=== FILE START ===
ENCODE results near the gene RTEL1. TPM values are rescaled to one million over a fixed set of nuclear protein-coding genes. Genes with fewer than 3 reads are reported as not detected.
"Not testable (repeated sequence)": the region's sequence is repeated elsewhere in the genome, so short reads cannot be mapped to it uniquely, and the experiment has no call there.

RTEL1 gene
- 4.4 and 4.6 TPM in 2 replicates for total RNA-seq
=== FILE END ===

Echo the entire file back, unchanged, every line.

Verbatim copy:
ENCODE results near the gene RTEL1. TPM values are rescaled to one million over a fixed set of nuclear protein-coding genes. Genes with fewer than 3 reads are reported as not detected.
"Not testable (repeated sequence)": the region's sequence is repeated elsewhere in the genome, so short reads cannot be mapped to it uniquely, and the experiment has no call there.

RTEL1 gene
- 4.4 and 4.6 TPM in 2 replicates for total RNA-seq